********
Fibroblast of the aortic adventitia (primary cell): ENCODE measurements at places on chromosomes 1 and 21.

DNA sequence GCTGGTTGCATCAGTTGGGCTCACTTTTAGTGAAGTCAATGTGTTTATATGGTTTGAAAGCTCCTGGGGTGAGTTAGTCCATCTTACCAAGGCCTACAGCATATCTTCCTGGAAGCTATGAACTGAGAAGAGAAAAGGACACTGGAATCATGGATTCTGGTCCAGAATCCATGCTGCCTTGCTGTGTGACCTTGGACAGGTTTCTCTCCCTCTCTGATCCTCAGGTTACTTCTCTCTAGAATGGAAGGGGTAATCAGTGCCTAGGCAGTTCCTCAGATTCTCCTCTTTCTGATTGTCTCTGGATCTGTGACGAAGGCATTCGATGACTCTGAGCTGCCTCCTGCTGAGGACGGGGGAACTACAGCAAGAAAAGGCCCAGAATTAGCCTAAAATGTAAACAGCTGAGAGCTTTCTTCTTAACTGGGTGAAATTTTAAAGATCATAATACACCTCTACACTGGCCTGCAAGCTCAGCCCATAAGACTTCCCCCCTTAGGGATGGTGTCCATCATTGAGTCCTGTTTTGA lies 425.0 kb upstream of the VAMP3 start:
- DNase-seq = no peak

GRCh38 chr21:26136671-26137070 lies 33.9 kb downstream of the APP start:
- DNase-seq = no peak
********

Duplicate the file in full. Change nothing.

Fibroblast of the aortic adventitia (primary cell): ENCODE measurements at places on chromosomes 1 and 21.

DNA sequence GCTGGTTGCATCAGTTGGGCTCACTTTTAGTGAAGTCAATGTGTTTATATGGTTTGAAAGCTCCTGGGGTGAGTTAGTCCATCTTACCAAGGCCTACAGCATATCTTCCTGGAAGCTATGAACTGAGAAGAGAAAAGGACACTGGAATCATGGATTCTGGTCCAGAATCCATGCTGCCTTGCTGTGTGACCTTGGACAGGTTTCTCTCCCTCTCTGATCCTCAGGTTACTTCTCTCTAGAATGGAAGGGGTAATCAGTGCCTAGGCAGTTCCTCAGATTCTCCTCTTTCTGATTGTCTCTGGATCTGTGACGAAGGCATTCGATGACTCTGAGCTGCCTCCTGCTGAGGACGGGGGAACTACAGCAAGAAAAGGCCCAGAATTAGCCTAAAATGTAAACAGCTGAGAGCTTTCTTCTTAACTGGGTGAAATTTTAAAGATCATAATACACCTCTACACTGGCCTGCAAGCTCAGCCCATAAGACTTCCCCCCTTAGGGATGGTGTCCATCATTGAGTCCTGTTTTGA lies 425.0 kb upstream of the VAMP3 start:
- DNase-seq = no peak

GRCh38 chr21:26136671-26137070 lies 33.9 kb downstream of the APP start:
- DNase-seq = no peak